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The Agony and the Ecstasy of Rajmund Roman Thierry Polański

In 1936, when Roman was 3 years old, Europe was already in the throes of misery and war. After Poland was invaded by Nazi Germany, Roman and his family were forced into the Kraków Ghetto because they were Polish Jews. So were the purity laws, and Roman was even expelled from school and forced to wear a blue Star of David armband for the remainder of his childhood.

As a young boy, he watched his neighborhood become demolished as every Jew in the vicinity was eventually deported to concentration camps, including his parents. These memories inspired his later work, The Pianist. When he was 6, Roman experienced this:

"I had just been visiting my grandmother . . . when I received a foretaste of things to come. At first I didn't know what was happening. I simply saw people scattering in all directions. Then I realized why the street had emptied so quickly. Some women were being herded along it by German soldiers. Instead of running away like the rest, I felt compelled to watch.
One older woman at the rear of the column couldn't keep up. A German officer kept prodding her back into line, but she fell down on all fours, . . . Suddenly a pistol appeared in the officer's hand. There was a loud bang, and blood came welling out of her back. I ran straight into the nearest building, squeezed into a smelly recess beneath some wooden stairs, and didn't come out for hours. I developed a strange habit: clenching my fists so hard that my palms became permanently calloused. I also woke up one morning to find that I had wet my bed."


His father was sent of to Mauthausen, his mother to Auschwitz. His father's last words to him before being sent away were "Get lost!," as he feared that Roman would be spotted and marched away too. Roman hid with various families that took him in during the war, but it was a filthy, fearful and degrading life he had to lead. He was once beaten so badly that to this day, he still has a metal plate in his head. He was reduced to hiding in sewers and stealing food when he was hungry. It was a difficult life, but Roman survived, being among the only 10% of Polish Jews that lived through the era. His mother was gassed to death in Auschwitz, but his father managed to survive.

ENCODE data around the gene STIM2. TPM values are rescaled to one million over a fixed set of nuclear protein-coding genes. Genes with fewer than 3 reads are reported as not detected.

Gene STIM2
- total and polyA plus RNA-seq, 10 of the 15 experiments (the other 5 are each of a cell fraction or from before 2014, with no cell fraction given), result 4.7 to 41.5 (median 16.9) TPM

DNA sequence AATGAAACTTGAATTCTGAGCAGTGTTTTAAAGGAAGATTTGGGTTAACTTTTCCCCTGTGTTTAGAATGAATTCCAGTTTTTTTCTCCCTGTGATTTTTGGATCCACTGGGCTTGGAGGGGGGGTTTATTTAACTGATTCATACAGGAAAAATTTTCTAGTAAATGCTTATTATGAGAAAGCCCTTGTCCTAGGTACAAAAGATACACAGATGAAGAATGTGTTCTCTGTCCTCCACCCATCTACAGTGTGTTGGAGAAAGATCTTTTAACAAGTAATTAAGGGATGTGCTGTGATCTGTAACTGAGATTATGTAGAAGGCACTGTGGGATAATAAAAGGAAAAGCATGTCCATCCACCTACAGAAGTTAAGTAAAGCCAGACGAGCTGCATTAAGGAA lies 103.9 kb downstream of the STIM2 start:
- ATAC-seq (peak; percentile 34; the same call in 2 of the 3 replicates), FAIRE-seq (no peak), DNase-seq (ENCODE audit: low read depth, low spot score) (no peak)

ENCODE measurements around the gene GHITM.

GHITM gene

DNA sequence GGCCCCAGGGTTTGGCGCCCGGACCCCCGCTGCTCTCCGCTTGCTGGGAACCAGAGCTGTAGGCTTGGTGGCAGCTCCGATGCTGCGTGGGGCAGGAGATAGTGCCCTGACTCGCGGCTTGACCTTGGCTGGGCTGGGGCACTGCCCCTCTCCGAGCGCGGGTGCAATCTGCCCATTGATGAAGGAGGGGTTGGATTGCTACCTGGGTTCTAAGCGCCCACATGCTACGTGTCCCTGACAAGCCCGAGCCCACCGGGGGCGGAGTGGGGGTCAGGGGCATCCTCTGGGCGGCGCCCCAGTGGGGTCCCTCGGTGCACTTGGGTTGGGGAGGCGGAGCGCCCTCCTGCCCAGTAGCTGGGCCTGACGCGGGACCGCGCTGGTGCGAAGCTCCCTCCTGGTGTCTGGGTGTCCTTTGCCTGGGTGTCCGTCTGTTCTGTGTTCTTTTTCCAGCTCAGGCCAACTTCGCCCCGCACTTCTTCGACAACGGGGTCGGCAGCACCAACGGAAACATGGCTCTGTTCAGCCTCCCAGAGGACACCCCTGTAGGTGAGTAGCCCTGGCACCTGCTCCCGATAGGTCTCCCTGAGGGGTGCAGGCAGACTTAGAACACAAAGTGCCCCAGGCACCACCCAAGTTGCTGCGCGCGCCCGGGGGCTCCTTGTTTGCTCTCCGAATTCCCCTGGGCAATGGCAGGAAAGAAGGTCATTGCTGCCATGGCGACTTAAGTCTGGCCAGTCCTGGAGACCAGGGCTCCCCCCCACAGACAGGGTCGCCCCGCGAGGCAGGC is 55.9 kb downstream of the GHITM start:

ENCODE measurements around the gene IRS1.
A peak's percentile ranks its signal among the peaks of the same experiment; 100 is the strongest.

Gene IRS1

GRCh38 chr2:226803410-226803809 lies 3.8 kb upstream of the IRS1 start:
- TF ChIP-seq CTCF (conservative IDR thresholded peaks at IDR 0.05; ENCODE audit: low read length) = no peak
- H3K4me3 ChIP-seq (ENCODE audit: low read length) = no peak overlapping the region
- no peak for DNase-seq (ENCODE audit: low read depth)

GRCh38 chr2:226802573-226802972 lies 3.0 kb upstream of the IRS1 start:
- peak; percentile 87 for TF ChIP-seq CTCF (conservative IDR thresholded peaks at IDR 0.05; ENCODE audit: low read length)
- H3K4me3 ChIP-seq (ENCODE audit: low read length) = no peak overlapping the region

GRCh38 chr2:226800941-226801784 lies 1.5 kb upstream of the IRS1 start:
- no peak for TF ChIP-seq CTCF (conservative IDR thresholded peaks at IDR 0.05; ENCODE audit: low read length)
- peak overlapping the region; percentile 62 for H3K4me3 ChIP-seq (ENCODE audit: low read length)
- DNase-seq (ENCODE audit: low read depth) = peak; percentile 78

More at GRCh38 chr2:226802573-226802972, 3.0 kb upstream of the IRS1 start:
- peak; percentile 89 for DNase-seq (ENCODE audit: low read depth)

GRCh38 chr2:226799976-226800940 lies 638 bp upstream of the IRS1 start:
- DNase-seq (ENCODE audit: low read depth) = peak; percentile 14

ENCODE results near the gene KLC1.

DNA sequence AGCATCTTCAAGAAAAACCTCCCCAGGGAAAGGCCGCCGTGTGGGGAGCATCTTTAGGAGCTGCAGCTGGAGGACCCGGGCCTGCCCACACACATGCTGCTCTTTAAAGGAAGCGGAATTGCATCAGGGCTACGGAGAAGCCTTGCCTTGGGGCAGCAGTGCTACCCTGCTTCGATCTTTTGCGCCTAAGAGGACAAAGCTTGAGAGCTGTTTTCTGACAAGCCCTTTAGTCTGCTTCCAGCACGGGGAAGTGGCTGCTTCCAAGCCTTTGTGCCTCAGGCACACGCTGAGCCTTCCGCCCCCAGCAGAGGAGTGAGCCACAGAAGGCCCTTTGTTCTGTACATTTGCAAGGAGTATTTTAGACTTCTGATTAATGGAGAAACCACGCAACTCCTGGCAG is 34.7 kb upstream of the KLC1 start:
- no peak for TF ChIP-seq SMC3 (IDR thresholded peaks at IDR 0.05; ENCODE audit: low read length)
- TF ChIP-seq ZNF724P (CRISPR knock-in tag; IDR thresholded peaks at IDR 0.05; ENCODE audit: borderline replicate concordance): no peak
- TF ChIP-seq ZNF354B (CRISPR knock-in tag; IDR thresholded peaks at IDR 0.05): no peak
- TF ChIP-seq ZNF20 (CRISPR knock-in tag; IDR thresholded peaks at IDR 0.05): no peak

Fast forward to January 20, 1968. Roman marries rising starlet Sharon Tate. She is statuesque and beautiful, and though he often cheats on her, she doesn't seem to mind. "We have a good arrangement. Roman lies to me and I pretend to believe him." Though he was not exactly a devoted husband, he did encourage Sharon to pursue her career saying, "I want a hippie, not a housewife."

Sharon became pregnant at the end of that year, and on February 15, 1969, the two moved to 10050 Cielo Drive in Benedict Canyon. While Roman was in Europe making a movie, she was murdered on August 8 by Charles Manson's crazed cult-family. Sharon was just 2 weeks away from giving birth.

“Meeting Sharon? When I hired her for ‘The Fearless Vampire Killers’, of course. We got married in 1968. By the summer of ’69 she was very pregnant and I was very busy, working on a film script in London. It seemed best she went back to the house we rented in LA and I could stay on and finish the film and get back to LA as soon as I could. Everyday we would talk on the phone. When it rang one day, I thought it was her but it was my agent in LA. He was crying. My reaction first was, naturally, no reaction, stunned disbelief, I suppose you call it. Friends came to me quickly, I think we went out for a long walk, they called a doctor who gave me something, a shot and I slept. Then I took a plane to LA. You must understand, there is much which now I cannot recall, which I have blocked out of recollection. After the funeral, I stayed on in LA because I had the ludicrous notion that finding the murderer would somehow ease my grief."

And of course, we all know that on March 11, 1977, Roman was convicted of raping a 13 year old girl in Jack Nicholson's Mulholland home. Since his life has been filled with such somber and tragic moments, it obviously poured over into his cinema.

A key aspect of a Roman Polanski film is that it always has an unhappy or inconclusive ending. In his world, the threads don't tie up so nicely, the atmosphere is ominous, and the protagonists lead dark gloom and doom lives that rarely ever end well. His movies show the duality of humanity; no one is ever just plain and simply "good" or "evil," "nice" or "mean." And by this logic, although pedophilia is a part of his legacy, a pervert isn't all he is, the man's a lurid genius!
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So basically he loved Robert Redford enough to put him in like 7 of his movies.